In What Are You Playing This Weekend? we discuss gaming and such with prominent figures in the pop-culture arena. We always start with the same question.
Having already worked in short films, commercials, TV, and theater, William Watterson recently added video game voice and motion actor to his performance credentials. He played a small role as Sam Turner in the 2011 detective game L.A. Noire and landed the starring role in Capcom’s Lost Planet 3 as lead character Jim Peyton. The Cleveland native spoke with The Gameological Society about the creative ways he plays Atari 2600 and what it’s like to act in a video game.
The Gameological Society: What are you playing this weekend?
William Watterson: I play what is called “Pacifist River Raid,” my own invention of sorts. It’s a version of River Raid for the Atari 2600 where you’re only allowed to shoot the bridges. You can’t shoot the boats or the helicopters, and you can’t get extra lives by racking up the points. You gotta dodge like mad and shoot the bridges. Every once in a while you have to cheat because there are alleys the exact length of the helicopter, and you can’t fly by it without shooting it, but other than that…
Gameological: That’s interesting. River Raid was pretty challenging as it was.
Watterson: I just got to the point where I was cruising through it and just mostly dying out of boredom. I thought, “Okay, I have to switch this up.” Eventually, it really improves your game, it’s almost like doing kung fu underwater—okay, it’s really not at all like doing kung-fu underwater, but it sort of teaches you how far you can get with evasion as opposed to being on the attack. A lot of times, you’ll end up dying because you’ll go to shoot a helicopter, and you’ll crash into it before you can shoot it, and you realize you could have made it and gotten further if you didn’t have to shoot everything. It really ups your game.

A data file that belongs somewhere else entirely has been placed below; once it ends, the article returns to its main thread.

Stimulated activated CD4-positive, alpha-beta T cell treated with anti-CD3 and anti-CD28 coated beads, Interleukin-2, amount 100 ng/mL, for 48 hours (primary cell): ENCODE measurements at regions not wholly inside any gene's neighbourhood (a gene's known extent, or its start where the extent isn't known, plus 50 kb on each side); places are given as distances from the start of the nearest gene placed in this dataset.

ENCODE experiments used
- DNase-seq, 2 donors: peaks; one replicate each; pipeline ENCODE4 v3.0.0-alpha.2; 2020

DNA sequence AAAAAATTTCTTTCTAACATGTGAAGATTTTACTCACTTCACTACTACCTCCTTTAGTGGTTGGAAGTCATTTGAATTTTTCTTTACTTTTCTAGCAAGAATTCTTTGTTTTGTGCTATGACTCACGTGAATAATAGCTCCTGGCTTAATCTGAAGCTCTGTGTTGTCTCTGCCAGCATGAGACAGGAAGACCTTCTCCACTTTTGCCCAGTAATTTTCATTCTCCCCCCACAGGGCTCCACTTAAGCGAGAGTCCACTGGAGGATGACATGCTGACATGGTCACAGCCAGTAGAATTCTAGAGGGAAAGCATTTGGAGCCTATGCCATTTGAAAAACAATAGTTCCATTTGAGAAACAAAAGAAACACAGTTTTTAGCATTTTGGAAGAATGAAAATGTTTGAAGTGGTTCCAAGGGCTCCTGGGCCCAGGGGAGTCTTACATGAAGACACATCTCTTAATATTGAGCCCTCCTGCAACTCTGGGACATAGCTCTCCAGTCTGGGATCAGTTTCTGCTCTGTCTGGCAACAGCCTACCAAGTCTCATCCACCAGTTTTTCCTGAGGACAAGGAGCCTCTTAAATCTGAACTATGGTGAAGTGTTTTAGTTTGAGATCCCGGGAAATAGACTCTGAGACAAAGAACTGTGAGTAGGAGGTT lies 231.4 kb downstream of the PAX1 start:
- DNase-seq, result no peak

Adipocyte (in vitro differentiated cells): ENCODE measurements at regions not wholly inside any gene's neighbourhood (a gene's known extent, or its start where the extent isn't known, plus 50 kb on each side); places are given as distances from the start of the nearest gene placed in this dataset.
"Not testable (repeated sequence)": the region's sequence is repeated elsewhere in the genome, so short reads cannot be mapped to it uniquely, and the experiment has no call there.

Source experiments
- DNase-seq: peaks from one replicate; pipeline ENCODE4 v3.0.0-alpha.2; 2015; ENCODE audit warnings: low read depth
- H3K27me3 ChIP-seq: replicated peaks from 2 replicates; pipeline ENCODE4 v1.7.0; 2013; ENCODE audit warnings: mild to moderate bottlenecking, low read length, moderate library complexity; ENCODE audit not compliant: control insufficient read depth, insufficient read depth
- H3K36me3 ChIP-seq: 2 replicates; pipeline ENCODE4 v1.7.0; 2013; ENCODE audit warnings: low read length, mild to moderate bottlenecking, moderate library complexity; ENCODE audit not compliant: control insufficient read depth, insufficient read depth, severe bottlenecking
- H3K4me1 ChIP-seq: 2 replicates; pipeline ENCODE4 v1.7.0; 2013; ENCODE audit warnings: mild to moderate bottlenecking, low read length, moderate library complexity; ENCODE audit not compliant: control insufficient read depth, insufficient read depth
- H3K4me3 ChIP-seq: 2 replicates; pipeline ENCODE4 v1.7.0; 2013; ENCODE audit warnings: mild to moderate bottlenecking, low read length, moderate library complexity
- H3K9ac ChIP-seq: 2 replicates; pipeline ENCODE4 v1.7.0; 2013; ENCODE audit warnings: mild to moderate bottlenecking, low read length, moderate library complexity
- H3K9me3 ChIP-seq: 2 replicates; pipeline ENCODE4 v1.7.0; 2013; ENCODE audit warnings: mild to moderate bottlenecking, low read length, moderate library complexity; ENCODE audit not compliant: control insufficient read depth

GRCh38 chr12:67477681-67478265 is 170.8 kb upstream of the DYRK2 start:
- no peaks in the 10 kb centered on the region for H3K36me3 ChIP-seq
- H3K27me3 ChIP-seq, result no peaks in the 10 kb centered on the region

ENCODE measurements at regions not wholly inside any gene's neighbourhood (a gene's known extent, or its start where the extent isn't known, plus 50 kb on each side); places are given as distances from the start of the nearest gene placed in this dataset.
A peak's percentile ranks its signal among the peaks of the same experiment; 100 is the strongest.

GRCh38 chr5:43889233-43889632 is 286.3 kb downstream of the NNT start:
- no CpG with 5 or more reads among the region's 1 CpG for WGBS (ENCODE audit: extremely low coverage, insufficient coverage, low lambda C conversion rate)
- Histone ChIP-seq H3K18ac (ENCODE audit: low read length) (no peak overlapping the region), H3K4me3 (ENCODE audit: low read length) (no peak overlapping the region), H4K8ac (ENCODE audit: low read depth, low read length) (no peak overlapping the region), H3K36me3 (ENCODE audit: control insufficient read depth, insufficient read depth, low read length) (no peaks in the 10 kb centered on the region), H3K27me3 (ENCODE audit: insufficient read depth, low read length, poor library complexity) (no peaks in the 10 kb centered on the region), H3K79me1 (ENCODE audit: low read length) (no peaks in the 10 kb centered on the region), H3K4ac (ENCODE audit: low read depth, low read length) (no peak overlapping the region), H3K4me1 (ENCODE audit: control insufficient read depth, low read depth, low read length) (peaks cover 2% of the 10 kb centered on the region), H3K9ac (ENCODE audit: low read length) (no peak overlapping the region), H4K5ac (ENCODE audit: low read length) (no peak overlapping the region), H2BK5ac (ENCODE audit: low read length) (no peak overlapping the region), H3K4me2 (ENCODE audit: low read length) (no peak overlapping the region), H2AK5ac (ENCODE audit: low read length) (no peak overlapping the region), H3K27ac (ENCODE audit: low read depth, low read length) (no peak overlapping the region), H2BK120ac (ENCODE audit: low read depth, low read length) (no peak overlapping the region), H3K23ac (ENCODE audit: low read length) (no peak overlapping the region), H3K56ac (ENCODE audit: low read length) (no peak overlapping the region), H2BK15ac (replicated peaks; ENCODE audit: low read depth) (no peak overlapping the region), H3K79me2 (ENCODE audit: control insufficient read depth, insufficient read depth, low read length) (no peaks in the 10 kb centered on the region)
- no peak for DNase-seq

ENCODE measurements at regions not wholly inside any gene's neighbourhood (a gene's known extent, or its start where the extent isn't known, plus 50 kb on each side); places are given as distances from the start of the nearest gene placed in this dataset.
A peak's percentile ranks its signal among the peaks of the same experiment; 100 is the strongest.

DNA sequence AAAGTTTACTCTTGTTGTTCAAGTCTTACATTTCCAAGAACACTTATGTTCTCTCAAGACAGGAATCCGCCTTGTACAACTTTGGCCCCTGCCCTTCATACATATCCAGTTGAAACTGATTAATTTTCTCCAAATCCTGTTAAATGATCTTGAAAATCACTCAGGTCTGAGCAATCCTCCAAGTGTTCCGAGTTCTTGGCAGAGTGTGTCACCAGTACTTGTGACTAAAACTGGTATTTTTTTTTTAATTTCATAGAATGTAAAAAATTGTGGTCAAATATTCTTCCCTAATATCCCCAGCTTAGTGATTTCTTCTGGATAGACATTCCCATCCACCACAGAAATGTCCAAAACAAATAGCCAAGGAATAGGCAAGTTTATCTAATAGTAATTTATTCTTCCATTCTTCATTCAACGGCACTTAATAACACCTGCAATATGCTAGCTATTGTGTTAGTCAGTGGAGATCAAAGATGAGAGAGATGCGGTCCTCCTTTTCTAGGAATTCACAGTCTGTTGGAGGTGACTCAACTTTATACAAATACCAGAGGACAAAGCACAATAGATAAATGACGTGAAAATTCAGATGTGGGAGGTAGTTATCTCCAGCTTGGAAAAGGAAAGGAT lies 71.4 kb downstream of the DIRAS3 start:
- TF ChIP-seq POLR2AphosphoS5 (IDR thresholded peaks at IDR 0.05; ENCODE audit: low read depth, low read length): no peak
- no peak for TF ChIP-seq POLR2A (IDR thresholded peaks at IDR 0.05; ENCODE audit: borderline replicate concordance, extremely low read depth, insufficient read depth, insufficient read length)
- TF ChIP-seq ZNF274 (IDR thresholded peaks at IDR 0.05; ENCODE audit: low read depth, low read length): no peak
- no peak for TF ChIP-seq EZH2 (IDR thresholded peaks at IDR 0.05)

Gameological: Talk about your Warlords drinking game.
Watterson: Warlords is great because it’s a four-player game, and it’s more social than your average Atari game. There’s an inherent flaw in the game with the purple guy—I think he’s on the bottom right. He’s slower and a lot more prone to some of the special attacks. The Pong ball doesn’t really adhere to the physics of Pong, and it just curls and stuff like that. The purple guy is always at a big disadvantage, and so we try to level the playing field by making the winner of a round take a big shot, and they end up losing some hand-eye coordination.